Hyperglycemia is when there are higher levels of sugar in the blood than usual. Hyperglycemia is more common in teens and adults who have WS. Some teens and adults also have diabetes (a condition that affects how the body uses sugar for energy). Everyone has sugar in the blood to provide energy to the body.

Starting at puberty, it is important to check blood sugar regularly in people with WS. Blood sugar can be checked in 3 ways, all of which involve a blood test:

  • Fasting blood sugar (also called fasting glucose). This test checks the amount of sugar in the blood before someone has eaten for the day.
  • Oral glucose tolerance test. This test is also done before people have eaten for the day. The care team checks the amount of sugar in the blood. Then, your child drinks a beverage with a certain amount of sugar in it. Their sugar is tested again 2 hours later.
  • Hemoglobin A1c (HbA1c). This test can be done any time. It gives an average of what the sugar in your child’s blood has been over the past 3 months.


Most people with high blood sugar will not feel any differently. If blood sugar is very high, your child might have frequent urination, poor energy levels and increased tiredness.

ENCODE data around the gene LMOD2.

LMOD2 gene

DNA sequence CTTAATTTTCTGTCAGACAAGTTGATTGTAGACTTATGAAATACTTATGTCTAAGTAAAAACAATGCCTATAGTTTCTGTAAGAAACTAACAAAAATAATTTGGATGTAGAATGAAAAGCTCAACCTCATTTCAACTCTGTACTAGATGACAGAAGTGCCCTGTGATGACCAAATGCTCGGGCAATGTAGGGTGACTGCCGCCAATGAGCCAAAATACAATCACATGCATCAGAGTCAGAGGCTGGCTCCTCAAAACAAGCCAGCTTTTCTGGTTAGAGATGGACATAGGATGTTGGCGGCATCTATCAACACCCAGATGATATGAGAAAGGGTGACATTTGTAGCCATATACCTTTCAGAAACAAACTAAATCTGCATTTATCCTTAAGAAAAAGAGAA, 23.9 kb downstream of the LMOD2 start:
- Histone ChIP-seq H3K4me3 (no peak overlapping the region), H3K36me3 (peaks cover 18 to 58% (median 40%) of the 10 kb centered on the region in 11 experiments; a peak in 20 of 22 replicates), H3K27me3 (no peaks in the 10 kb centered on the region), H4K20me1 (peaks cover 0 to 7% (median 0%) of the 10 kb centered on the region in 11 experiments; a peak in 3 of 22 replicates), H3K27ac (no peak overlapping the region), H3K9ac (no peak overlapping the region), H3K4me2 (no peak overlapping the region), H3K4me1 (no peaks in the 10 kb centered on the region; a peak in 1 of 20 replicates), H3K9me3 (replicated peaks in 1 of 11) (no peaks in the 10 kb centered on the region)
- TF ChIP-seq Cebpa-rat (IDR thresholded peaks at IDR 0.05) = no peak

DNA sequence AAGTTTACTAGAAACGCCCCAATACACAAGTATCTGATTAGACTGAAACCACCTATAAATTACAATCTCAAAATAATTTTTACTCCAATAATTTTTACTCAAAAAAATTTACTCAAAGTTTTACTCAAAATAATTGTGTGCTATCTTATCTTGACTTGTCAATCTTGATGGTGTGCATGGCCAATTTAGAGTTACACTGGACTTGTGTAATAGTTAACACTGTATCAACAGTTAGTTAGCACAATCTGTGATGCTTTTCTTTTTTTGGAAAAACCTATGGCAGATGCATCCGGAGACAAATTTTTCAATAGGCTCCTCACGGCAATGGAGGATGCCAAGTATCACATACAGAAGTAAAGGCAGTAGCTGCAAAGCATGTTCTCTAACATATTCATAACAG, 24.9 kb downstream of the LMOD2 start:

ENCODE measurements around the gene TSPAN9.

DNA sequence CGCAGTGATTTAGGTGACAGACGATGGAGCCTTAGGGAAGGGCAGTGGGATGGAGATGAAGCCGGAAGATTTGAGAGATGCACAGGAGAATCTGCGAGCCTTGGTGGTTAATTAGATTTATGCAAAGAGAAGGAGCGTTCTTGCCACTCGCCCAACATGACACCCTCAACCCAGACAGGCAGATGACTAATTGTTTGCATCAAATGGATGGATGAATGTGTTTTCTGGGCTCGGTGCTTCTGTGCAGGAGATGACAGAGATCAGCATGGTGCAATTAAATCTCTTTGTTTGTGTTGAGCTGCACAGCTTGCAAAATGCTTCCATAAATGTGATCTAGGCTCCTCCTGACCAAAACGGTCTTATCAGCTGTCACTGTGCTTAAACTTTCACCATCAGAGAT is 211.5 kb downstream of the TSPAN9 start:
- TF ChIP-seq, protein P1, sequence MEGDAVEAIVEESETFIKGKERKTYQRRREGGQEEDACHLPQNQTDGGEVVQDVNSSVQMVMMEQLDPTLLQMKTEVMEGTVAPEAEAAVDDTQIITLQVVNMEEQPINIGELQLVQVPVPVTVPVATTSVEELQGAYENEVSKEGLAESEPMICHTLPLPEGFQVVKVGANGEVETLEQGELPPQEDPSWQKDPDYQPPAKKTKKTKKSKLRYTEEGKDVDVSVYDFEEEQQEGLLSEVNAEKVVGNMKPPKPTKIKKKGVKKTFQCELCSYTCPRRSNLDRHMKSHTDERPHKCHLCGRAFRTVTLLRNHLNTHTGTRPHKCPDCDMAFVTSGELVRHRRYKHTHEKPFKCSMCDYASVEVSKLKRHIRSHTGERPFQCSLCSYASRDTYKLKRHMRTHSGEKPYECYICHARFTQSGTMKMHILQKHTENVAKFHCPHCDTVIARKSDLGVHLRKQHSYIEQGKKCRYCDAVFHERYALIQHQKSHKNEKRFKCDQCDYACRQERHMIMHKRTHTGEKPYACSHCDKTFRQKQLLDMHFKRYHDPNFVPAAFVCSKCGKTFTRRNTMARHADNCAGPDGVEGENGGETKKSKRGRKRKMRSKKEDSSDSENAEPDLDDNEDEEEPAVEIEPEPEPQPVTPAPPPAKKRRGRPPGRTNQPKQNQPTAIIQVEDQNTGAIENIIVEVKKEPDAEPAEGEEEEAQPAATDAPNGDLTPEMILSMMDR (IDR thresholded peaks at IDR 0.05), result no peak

People who have slightly high blood sugar should do their best to eat healthily and to be as active as possible. Walking and other exercises are great ways to lower blood sugar. People with Williams syndrome and diabetes also usually need to take a medication for diabetes. This can be a pill or insulin injections.

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Rev. 8/2019. Mass General for Children and Massachusetts General Hospital do not endorse any of the brands listed on this handout. This handout is intended to provide health information so that you can be better informed. It is not a substitute for medical advice and should not be used to treatment of any medical conditions.